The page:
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I was born with the ability to see how long people’s lifespan would be. I’ve seen a lot of numbers that span from one year left to 100 years left. Until one day, I was sitting in a local Starbucks, studying and drinking a frappuccino, and a girl walked to the counter to order. I glanced above her head, like I normally do with people, but then took a double take. Above her head was a bright gold infinity symbol. I stared at her, my eyes wide. The brightness pulsing from above her head was starting to give me a headache. She turns and we make eye contact. Her eyes, lined in black, are also a bright gold. I blink, knowing they can’t be a color like that. My head pulsing along to the rhythm of my heartbeat, I stand up, grab my stuff, and walk swiftly out the door.
My name is Zion Adams, and I’m 15 years old. I have 20 years left of my life. I don’t know how I will die, and I don’t want to know. I just live my life to the fullest. I have the average family, a mom, a dad, and a younger sister named Ava. They don’t know about my ability. No one does.
I’m trying to get my headache to go away before I get home, because my mom tends to notice every single thing that’s out of the ordinary about me. Somehow she doesn’t know that I know she only has 45 more years left in her life. I get home, my headache almost gone, and try to get upstairs.
“Zion! How was your studying?” my mom asks, walking around the corner. I turn around, one foot on the step.
“It was fine,” I say. “I got most of my math packet done.”
“That’s good!” she replies, putting a hand on my shoulder. I smile thinly and turn out of her grasp to go up the steps. I get to my room and fall face first onto my bed, shivering slightly. How can someone live forever? There’s no such thing as immortality. Right? I think about her eyes again and shake my head. There’s no such thing as gold eyes. There can’t be. I stand up and am going to the bathroom to shower but something in the mirror stops me. My number changed to 19. What the heck? I didn’t think the numbers could change. I go into the bathroom and shower, then go to bed.
The next day, I wake up, eat breakfast as fast as I can, and run to the Starbucks where I saw her yesterday. I sit in the same spot, and stare at the door. I must have sat there for hours, but finally, she comes in. She orders her drink, and walks over. I ignore the glowing halo around her head and walk up to her.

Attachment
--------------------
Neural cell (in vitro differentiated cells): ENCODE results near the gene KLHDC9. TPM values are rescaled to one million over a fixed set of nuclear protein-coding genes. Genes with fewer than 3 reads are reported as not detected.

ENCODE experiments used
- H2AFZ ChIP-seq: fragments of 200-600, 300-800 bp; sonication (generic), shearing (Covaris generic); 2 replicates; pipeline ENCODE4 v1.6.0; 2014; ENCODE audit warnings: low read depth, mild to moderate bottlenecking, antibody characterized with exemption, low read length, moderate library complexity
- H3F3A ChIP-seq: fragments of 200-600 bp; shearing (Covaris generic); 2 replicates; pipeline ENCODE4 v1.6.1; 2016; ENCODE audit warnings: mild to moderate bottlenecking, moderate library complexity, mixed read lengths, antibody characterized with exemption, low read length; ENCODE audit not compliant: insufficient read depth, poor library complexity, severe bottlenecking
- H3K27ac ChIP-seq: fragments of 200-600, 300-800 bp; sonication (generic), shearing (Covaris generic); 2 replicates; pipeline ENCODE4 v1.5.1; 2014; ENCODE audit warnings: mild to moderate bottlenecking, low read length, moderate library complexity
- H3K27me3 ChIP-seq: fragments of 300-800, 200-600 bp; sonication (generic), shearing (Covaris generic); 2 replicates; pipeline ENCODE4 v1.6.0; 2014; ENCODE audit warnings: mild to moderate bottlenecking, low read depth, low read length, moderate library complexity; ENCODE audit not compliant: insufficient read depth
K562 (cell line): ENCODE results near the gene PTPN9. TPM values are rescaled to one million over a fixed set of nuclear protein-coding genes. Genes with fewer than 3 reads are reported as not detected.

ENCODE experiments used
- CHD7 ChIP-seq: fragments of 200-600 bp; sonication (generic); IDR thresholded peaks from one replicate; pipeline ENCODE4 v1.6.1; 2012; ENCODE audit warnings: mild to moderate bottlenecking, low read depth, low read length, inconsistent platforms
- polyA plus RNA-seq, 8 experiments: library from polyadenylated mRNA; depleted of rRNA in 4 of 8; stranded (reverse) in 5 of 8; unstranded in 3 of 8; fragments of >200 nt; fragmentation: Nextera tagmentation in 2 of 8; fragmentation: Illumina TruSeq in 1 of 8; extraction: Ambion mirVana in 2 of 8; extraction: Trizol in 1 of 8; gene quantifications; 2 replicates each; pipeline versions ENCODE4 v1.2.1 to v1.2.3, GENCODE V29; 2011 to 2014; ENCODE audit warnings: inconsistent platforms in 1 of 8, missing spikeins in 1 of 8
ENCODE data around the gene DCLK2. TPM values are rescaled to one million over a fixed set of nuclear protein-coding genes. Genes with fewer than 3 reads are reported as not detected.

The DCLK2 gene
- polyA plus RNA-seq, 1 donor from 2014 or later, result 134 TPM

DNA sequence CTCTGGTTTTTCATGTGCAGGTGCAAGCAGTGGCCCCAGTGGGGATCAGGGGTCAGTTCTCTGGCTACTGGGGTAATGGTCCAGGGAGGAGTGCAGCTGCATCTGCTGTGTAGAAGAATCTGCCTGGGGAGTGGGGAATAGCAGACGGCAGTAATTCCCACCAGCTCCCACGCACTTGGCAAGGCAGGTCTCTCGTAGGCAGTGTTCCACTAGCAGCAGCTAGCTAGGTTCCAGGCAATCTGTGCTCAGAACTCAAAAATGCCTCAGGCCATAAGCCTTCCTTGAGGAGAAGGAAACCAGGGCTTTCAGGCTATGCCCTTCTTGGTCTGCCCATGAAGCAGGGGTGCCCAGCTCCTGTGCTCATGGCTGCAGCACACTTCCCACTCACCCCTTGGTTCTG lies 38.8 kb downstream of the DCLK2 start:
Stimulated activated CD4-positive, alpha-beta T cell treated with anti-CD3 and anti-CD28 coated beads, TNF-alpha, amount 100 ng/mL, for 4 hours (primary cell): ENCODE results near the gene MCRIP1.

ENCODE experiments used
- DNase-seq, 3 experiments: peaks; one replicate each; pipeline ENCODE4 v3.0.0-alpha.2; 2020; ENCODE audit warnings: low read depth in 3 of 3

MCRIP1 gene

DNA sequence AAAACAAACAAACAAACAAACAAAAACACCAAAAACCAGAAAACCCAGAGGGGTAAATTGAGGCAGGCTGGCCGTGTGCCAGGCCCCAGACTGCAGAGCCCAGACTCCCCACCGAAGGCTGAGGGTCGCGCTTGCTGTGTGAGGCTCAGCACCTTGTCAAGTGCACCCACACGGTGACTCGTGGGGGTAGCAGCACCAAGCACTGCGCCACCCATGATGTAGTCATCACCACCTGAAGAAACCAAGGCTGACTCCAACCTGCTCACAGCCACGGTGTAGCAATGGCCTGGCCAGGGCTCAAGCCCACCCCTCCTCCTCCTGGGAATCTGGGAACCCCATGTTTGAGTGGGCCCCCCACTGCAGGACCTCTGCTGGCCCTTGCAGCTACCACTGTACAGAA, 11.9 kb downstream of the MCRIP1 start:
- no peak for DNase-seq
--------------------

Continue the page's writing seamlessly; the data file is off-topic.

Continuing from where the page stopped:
“Would you like to sit with me?” I ask. She looks up at me. I didn’t realize she was so short.
“Sure,” she says, her voice light and musical. She follows me back to where I was sitting. She looks at me and I look at her for a few moments.
“So...what’s your name?” I ask, breaking the silence.
“Cassie. What’s yours?” she replies.
“Zion,” I say. “Is it Cassie, short for Cassidy? Or Cassandra?”
“It’s short for Cassiopeia,” she says quietly.
“Oh,” I say. “Wow, that’s a really pretty name.”
“Thanks,” she says and smiles. My heart starts to pound, it’s so beautiful. We talk about basics, like family, and where we go to school, and things like that. We exchange phone numbers. I look at the time and gasp.
“Shoot, I have to get home, my mom will be looking for me,” I say. It’s already almost five o’clock. I stand up.
“Will you be here tomorrow?” I ask, trying not to sound desperate.
“Yes, I can. I will be here at around 3 o’clock. Is that alright?” she asks. I nod, trying not to look too triumphant. I turn and walk out the door.
When I get home, my mom doesn’t seem to notice I’ve been gone all day. She nods and smiles at me, and I walk up the stairs to shower.
I meet Cassie every day at the same place, and the same time. I don’t even realize the fact that every day I see her, the number above my head goes down. I finally acknowledge the fact that I’m in love with her. Finally, when I get home from school one day, I text her to come to my house. I wait about 5 minutes for her to respond. She says yes, and then ten minutes later I hear a knock on my door. I run down the stairs and open the door for her. She walks in, and looks around.
“Nice home,” she says quietly. Ava, my mom, and dad come out of the kitchen and smile and shake hands with her. I don’t smile, though, because as I stare at their numbers, they all go down until they say 0.5. I shake my head and grab Cassie’s hand and bring her to my room. She looks around.
“I’m assuming you like the Harry Potter series,” she says, smirking and pointing the the stack of them next to my bed. I nod and smile. Then, without even thinking about it, I lean in and kiss her. I pull back then, and she’s just looking at me, the smile gone.
“I think I love you,” I whisper. She doesn’t smile. She doesn’t move. The infinity sign glows brighter over her head.
“I know,” she says. Then everything goes black.